Joyce S. Dubensky
CEO

Rohingya: On the Brink of Genocide – Combating Extremism

Photo Credit: Kevin Frayer | Getty Images

Dear Friends:

The photos are heart-wrenching. In one, a woman embraces the lifeless body of a toddler. In another, a teary-eyed young boy holds out his hand, desperate for food. These are the faces of the Rohingya, a Muslim minority community in Myanmar—now facing ethnic cleansing. Maybe you’ve seen their faces in the news:

Persecuted by Buddhist extremists for decades, the Rohingya are also part of one of the largest refugee communities in the United States.

That is why, for this month’s installment of Combating Extremism, we invite you to learn more about the Rohingya and to start a conversation in your community about extremism and this crisis:

The Rohingya Crisis is a stark reminder that extremism touches people from all religions. By combating extremism anywhere, we combat extremism everywhere.

In solidarity,

Joyce S. Dubensky
CEO

P.S.: If you want to support the Rohingya, here is a list of organizations taking action.

P.P.S.: And if you want to support Tanenbaum’s work in bringing clarity to these complex issues, please donate here.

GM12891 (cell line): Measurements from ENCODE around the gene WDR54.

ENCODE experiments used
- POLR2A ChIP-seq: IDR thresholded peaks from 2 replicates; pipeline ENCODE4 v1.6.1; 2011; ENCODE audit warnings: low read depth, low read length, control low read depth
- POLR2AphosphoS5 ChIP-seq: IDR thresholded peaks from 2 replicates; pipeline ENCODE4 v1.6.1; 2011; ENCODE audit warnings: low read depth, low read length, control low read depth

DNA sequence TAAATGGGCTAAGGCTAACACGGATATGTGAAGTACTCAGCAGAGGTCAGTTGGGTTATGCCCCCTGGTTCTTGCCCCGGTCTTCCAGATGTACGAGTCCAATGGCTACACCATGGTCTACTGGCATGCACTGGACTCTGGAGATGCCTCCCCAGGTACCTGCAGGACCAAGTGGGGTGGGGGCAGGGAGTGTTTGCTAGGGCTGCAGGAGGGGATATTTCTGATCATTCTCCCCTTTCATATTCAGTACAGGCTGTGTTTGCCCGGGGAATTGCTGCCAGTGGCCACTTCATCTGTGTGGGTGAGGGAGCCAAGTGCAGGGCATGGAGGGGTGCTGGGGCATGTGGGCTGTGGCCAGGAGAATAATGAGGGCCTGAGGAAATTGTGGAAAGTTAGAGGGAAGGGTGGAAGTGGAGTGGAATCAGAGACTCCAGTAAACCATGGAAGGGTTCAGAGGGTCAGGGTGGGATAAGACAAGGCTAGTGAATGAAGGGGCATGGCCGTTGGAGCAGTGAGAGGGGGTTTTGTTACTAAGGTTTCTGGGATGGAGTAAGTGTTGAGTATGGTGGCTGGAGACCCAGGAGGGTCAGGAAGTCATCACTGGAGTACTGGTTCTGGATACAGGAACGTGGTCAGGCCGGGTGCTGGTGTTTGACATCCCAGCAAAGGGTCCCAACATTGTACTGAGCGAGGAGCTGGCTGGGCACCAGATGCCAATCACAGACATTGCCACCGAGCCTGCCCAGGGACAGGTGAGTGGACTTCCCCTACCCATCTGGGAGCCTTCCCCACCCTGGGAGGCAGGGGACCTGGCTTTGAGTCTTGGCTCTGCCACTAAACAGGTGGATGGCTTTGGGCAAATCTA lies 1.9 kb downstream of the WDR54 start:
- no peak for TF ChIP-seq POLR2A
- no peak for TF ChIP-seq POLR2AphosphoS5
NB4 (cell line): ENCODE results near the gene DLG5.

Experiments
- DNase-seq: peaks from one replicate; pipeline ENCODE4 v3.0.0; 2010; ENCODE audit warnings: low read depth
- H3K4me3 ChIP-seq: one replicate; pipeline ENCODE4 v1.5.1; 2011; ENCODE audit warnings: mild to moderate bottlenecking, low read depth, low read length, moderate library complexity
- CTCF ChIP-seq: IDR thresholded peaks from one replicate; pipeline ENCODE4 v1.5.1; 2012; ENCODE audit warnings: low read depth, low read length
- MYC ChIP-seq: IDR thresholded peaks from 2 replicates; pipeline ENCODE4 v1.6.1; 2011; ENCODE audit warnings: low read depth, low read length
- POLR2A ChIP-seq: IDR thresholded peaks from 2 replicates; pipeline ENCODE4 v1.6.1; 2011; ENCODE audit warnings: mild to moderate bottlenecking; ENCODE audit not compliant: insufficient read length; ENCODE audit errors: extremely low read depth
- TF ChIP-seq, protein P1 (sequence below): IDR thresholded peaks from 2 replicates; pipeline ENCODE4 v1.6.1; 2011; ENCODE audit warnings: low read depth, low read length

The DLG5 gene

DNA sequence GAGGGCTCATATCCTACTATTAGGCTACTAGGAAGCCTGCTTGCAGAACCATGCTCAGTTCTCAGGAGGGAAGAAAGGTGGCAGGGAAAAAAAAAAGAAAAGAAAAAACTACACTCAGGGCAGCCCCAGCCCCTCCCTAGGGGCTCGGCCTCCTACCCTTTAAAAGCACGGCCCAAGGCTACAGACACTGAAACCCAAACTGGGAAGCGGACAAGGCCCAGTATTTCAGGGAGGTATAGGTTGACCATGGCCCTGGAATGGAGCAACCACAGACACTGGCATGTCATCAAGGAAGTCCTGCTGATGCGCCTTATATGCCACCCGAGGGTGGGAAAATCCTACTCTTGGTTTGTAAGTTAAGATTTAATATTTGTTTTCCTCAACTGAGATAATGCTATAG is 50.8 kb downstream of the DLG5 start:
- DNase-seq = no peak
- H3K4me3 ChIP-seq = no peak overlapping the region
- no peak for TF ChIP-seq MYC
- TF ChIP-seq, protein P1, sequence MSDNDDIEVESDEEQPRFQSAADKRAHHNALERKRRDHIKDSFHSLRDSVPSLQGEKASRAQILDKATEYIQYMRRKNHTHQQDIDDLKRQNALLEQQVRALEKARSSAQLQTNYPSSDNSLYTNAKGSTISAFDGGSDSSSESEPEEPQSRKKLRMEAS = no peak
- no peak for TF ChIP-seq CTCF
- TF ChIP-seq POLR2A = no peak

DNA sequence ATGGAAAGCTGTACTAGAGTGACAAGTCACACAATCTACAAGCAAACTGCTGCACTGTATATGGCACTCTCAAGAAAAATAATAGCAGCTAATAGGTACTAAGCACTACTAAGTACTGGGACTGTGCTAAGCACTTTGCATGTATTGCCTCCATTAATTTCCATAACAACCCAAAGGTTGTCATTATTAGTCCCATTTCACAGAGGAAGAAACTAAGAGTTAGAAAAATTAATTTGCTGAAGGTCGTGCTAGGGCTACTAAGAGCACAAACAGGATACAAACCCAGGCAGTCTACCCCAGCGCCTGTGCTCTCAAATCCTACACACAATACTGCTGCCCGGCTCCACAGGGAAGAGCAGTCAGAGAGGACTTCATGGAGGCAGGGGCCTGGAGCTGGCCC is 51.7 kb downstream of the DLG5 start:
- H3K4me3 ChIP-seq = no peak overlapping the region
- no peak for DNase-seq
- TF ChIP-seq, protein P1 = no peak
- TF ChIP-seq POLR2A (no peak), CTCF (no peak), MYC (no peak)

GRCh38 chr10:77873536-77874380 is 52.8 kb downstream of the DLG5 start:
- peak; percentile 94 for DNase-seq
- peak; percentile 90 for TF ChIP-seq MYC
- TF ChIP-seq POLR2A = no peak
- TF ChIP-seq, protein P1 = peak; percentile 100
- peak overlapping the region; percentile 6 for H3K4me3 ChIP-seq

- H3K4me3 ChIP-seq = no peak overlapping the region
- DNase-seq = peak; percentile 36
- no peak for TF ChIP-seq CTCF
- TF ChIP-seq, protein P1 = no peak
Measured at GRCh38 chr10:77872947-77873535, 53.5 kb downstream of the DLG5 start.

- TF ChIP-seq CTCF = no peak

5 Reflections on London and Virginia

Flowers left in memory for the victims of the attack at Finsbury Park Mosque. June 2017 | Getty Images

Dear friends,

Once again, on a Monday morning, we awoke to news that made us stop in our tracks— terrorism and the slaughter of a 17-year-old girl on Father’s Day because she was Muslim. Again, we mourn and extend our condolences to the families, friends and communities who are suffering these losses most directly.

Below are my 5 Reflections on London and Virginia:

  1. I am heartsick. But I also realize that the volume of the horrors has a numbing effect on too many of us.
  2. As numbness to the deaths sets in, fear is escalating at the randomness with which terrorism and hate crimes are becoming a daily norm.
  3. Terrorism is not limited to any one group or ethnicity. Just look at the perpetrators of these two crimes and you’ll see what I mean.
  4. Terrorism targets all of us— including Muslims.
  5. And the question… How is it that London and Virginia grab at our heartstrings— but we barely notice atrocities in Afghanistan, Iraq, Egypt, Somalia, India, etc.?

With great sorrow,

Joyce S. Dubensky
Tanenbaum CEO

Violence continues against Egypt’s Coptic Christians

Egyptian Coptic Christians march on May 26, 2017, following a funeral for victims of Friday’s terror attack. | NBC News

Dear Friends,